Inside, outside, and all around
Students will distinguish between perimeter, area, and volume. They will use tangrams and graph paper to create two-dimensional figures that will be measured for area and perimeter. By creating layers of centimeter cubes, the students will explore the concept of volume.
A lesson plan for grades 4–6 Mathematics
- Students will distinguish between perimeter, area, and volume.
- Students will explore how one factor affects the other.
- Students will calculate the perimeter of shapes and express in appropriate measurement units.
- Students will calculate the area of shapes and express in appropriate measurement units.
- Students will calculate the volume of shapes and express in appropriate measurement units.
- Students will describe their findings as to how one affects the other.
Time required for lesson
- graph paper
- coloring pencils
- notebook paper and pencils
- math journal
- string and tape and rulers
- centimeter cubes
- individual sets of tangram pieces (These can be made out of paper or purchased from Bender-Burkott)
- overhead projector set of tangrams (If you do not wish to purchase these, they can be made from transparent folders that come in colors of blue, yellow, red. They are very inexpensive. The colors will show through on an overhead projector. I like to use different colors so that the students can see the difference in the shapes)
- 3×5 index cards
- computers with internet access
- overhead projector
- This will be an exploring day. The students will be given individual sets of tangrams to work with.
- The students will first attempt to make the original square with their tangram pieces. After the students have had time to attempt this on their own, the teacher will then make the original square on the overhead using teacher tangram set.
- The discussion will then revolve around perimeter for Day 1. The students will then trace the square on graph paper. They should be able to slide it onto their graph paper or they could have graph paper on their desk to be building on. We will then calculate the perimeter.
- The teacher will then create several shapes using tangrams on the overhead and demonstrate finding their perimeter. The students will then be asked to make at least 5 more shapes using their tangrams. They will trace each on graph paper and determine the perimeter.
(Teacher will demonstrate this method with overhead tangram set)
- The students will be asked to choose one of the shapes made from tangrams on Day 1 (not the square). They will use string to outline the shape. Tape string down at vertices. Cut to the correct length.
- Then they will remove the string and measure it. If you used centimeter graph paper, you will need to measure the string in centimeters. My goal here is to help the students see that the string is really one-dimensional. We will repeat this process with another shape created from Day 1.
- The students will then be asked to reflect on what they learned about perimeter in their math journals. Using Math Goodies, the students will answer the 5 questions involving perimeter.
- The students will then write 5 questions of their own using the same format on 3×5 index cards. (One question per card and they should solve on the back) They will be directed tohttp://www.funbrain.com/poly/index.html to play the game dealing with perimeter.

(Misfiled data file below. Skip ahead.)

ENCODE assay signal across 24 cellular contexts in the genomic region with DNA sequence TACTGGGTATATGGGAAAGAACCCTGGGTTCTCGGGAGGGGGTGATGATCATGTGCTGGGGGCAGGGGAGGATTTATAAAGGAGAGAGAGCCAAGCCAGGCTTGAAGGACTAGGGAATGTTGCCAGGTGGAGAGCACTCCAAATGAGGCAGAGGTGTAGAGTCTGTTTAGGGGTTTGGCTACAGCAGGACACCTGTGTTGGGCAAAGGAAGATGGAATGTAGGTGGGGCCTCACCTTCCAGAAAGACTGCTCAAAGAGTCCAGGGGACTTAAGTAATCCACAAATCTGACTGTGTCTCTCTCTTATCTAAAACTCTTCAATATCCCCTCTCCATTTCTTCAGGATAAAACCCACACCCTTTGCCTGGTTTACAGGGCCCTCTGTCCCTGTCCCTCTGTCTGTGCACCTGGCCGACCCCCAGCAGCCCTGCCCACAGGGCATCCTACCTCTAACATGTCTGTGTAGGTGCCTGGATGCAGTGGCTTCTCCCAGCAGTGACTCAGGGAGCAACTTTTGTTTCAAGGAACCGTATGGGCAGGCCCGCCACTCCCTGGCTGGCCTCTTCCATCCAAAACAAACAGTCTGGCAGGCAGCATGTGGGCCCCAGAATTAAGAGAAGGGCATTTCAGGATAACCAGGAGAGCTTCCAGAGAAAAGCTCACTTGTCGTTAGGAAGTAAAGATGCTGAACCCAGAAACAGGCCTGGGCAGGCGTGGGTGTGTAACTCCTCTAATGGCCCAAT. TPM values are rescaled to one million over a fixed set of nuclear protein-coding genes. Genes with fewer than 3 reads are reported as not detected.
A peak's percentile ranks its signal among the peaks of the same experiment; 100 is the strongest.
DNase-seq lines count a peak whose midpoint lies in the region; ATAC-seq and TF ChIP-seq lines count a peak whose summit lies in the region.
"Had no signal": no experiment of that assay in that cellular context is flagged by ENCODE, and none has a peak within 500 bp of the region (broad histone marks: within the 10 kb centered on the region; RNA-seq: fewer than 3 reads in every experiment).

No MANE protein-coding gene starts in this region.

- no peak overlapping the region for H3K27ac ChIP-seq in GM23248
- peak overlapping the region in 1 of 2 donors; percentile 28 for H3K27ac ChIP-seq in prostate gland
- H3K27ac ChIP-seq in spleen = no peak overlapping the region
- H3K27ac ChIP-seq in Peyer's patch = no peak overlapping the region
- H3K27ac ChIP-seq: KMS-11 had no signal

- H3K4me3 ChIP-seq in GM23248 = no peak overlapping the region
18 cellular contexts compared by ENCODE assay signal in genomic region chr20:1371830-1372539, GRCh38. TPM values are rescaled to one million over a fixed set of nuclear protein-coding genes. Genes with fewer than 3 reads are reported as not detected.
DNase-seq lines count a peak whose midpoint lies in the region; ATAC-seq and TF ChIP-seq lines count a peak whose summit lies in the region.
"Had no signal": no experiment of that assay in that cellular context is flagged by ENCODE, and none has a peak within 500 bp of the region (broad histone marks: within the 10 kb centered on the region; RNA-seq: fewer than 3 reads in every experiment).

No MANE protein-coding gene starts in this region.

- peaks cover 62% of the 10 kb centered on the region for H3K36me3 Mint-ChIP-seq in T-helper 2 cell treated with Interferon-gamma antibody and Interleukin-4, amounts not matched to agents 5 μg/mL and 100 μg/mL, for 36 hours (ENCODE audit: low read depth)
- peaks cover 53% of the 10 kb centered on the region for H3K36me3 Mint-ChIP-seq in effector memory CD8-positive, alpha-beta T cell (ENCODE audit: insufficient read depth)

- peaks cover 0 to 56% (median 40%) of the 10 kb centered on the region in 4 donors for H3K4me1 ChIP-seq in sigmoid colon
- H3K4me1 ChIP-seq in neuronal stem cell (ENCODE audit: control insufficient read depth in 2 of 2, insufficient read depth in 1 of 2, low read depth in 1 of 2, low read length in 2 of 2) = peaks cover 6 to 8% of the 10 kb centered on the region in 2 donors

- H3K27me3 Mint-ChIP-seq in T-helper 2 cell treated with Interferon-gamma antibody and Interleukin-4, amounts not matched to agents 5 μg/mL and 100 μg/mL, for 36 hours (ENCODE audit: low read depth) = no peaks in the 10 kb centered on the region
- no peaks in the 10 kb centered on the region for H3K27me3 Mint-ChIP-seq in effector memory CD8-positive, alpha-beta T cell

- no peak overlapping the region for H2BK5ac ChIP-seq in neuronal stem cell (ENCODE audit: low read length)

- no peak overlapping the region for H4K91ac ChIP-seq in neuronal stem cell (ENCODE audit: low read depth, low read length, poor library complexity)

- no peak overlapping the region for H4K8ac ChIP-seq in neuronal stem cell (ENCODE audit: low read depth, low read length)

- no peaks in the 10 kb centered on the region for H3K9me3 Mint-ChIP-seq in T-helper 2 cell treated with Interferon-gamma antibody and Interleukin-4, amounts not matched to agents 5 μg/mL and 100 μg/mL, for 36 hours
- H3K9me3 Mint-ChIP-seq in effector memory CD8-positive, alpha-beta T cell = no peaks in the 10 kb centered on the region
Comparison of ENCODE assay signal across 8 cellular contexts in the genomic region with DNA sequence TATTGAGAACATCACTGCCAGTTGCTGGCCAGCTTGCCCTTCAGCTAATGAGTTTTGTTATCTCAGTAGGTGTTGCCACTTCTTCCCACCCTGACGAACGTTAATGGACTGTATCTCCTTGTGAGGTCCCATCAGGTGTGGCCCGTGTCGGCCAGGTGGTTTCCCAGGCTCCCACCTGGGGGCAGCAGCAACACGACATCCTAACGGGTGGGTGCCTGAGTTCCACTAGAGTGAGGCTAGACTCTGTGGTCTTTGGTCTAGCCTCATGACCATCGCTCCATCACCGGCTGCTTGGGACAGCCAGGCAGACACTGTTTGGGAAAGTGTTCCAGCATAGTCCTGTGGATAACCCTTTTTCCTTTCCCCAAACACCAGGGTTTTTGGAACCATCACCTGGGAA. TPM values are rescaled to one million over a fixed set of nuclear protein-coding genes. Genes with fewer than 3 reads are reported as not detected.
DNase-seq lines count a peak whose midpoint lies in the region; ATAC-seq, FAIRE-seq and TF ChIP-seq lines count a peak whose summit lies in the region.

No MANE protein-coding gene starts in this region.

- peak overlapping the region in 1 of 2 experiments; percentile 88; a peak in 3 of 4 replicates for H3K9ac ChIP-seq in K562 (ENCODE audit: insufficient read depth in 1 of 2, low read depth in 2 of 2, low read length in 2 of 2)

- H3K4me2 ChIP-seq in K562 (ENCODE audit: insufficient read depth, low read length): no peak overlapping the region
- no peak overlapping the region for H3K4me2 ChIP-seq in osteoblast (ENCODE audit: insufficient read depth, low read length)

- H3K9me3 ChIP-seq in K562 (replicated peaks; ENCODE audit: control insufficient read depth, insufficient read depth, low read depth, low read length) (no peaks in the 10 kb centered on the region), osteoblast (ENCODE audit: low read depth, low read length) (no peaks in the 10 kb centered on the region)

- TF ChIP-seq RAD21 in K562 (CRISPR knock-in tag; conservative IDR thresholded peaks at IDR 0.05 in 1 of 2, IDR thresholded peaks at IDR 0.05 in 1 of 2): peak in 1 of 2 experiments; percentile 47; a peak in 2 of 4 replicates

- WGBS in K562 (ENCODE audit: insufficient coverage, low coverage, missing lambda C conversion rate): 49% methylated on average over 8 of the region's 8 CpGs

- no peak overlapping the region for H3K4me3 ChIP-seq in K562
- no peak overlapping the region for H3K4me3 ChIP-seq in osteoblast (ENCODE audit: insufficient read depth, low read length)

- Quickly review perimeter. Brainstorm ways we use perimeter (putting up a fence, framing a picture, etc.). Today we will deal with the inside. Tell them this is area. We will use our graph paper shapes from Day 1. Using their colored pencils they are to number each centimeter square that is inside their shape. We will number only whole squares. Pieces of squares will be colored as we pair them with other pieces to make whole squares. Each of the little pieces that are paired together to make one square will be colored the same color. This will make it easier to count the area.
- They will then complete this process with all of their shapes that were traced on graph paper. When this has been completed we will talk about how to write the answer. We will discuss that measurement is involving two dimensions - length and width. Therefore we write it in units square.
- The students will reflect in their math journals about what they have learned concerning area.
- Access shodor.org’s Perimeter Explorer. Today the students will be preferably using the computer lab so that the students would all have access to this site. You could also use the game Area Explorer.
- Using the help choice under the title will be helpful in understanding the rules and how to play each of these games. The students will need to have pencil and paper with them to complete this activity. They will divide their paper into three columns labeled Area, Perimeter, and Correct.
- The student will adjust the area and then calculate the perimeter. They will need to record their answer each time before checking it on the computer. Then in the correct column, record yes or no. They will need to complete 25 trials. Check scores and record.
- Students will then analyze their data and make some generalizations as to how area and perimeter are interrelated. They will need to respond in their math journals.
- Students will be given access to centimeter cubes. The teacher will then give them shapes to create matching the description.
- Example: Create a shape having an area of 25 centimeters squared. (It takes them a few times to realize that will be using 25 cubes since you can’t cut them in pieces. But I never tell them. They have to figure it out.) Create a shape having a perimeter of 14 centimeters. Now fill it and calculate the area.